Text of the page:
Continuing my report from a day of eating and food-trolling in Durham last week, we turn our sights to that great American sport - shopping. And eating. Maybe we should just make them one word: "shoppingandeating."
Parker and Otis, 112 S. Duke St., http://www.parkerandotis.com/. I first visited here years ago when it was Fowler's, an upscale food market and restaurant. It's still similar, although it's no longer a place to buy meat. Now it's a sprawling bistro (sandwiches/salads/baked goods/brunchy stuff) with the tables tucked in, around and through upscale kitchenware (think stacks of Le Creuset) and goofy food gifts on par with Seattle's Archie McPhee. It's a little chaotic (place your order at a counter, go find a table and your food will eventually come find you). The parking is confusing: It's on the side of the Bright Leaf Square parking lot, but it isn't officially a part of Bright Leaf Square, so good luck getting that parking ticket stamped. But still, for a certain kind of gourmet selection, it's a good place. Personally, I settled on a bottle of Bandol rose and a package of my personal favorite chocolate sin, salted caramels from Fran's in San Francisco. Did I need them? No. But need isn't what stores like P&O are really about.
Foster's Market, 2694 Durham-Chapel Hill Blvd., http://www.fostersmarket.com/. Sara Foster has her food credentials firmly in place. She's a bona fide FOM (friend of Martha) with a whole list of comfortable, cozy cookbooks in place. The market is a comfortable, cozy place too. Again, it's part cafe and part store, with counter service and tables parked in, around and through. The shopping is less upscale, though. With Valentine's approaching, there are lots of candies right now, and there are always jams, jellies and other ingredients. My score: A jar of her famous Seven-Pepper Jelly. And just two driveways down busy Durham-Chapel Hill Boulevard, you come to:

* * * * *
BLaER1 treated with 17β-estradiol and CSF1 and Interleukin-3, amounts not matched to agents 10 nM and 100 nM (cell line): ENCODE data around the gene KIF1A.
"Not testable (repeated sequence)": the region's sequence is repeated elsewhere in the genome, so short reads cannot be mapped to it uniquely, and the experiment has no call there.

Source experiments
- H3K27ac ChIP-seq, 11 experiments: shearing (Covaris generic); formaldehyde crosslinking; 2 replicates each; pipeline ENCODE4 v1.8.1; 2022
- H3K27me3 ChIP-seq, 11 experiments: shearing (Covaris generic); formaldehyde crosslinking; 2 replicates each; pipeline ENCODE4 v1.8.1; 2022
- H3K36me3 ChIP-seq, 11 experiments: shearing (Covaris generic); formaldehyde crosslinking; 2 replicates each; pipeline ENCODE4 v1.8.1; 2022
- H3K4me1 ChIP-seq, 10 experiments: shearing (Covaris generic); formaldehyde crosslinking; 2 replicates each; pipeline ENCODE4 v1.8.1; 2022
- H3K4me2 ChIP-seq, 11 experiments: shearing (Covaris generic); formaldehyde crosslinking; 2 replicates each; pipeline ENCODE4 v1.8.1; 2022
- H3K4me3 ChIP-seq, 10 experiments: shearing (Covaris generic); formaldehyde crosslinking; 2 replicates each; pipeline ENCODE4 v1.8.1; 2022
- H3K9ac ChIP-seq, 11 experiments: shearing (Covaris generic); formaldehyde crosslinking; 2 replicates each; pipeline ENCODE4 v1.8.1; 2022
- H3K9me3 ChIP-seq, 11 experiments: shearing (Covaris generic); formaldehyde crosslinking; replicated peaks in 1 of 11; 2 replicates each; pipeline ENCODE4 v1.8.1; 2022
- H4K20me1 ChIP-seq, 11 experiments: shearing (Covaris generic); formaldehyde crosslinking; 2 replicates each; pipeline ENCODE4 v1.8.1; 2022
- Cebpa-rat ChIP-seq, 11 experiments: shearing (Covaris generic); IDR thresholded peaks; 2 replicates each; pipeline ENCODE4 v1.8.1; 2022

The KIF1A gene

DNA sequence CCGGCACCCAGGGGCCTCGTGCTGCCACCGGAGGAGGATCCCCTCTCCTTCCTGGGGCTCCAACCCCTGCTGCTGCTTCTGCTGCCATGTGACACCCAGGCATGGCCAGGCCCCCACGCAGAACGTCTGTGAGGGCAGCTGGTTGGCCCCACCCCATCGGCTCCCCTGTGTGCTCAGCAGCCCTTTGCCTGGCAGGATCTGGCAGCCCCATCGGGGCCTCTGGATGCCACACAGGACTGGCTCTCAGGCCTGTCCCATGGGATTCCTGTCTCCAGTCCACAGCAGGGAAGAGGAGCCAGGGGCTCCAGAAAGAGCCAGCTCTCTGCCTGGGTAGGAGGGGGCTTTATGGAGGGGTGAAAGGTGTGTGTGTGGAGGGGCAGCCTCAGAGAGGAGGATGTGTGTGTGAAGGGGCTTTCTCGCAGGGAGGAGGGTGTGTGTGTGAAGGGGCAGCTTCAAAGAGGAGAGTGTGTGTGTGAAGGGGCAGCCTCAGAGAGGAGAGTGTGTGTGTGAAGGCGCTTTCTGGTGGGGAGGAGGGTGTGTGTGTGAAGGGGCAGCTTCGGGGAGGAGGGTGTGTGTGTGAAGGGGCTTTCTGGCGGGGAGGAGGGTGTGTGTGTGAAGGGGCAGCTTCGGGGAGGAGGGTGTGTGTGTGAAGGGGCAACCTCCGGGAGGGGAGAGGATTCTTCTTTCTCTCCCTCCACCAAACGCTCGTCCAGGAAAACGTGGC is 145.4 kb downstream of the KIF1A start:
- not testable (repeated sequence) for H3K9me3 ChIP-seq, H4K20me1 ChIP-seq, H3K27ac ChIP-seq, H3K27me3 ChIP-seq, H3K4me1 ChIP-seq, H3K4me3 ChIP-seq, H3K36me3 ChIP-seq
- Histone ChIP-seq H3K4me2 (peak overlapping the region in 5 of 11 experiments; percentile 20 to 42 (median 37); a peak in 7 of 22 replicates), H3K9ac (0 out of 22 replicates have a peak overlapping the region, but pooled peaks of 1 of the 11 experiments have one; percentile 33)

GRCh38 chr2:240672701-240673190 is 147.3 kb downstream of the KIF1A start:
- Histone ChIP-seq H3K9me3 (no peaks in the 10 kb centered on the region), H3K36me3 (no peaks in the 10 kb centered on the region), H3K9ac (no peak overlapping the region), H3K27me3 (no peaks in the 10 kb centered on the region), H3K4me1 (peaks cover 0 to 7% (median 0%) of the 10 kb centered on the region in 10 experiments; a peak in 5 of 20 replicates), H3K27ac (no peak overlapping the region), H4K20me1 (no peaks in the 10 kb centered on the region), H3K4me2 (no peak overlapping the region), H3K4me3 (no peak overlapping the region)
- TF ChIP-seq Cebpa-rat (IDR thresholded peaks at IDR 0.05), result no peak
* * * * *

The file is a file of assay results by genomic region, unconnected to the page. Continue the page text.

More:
The Guglhupf, 2706 Durham-Chapel Hill Blvd., http://www.guglhupf.com/ What's Guglhupf? What isn't Guglhupf? It's a bakery. It's very busy, very popular cafe with two floors of packed tables and art dripping from the ceiling. It's an outdoor garden decorated with whimsical sculptures. The food leans toward mittel-Europe, with decorated plates of cake, including the popular fruit tart topped with several kinds of berries over a shortbread-like crust. What really struck me at 3 o'clock on a Friday afternoon: Who are all these people and why do they have the time to linger so long over lunch? Still, when there's a chocolate treble-clef sticking out of a puff of whipped cream on your plate, it feels very European, mittel or otherwise. Long live the Guglhupf.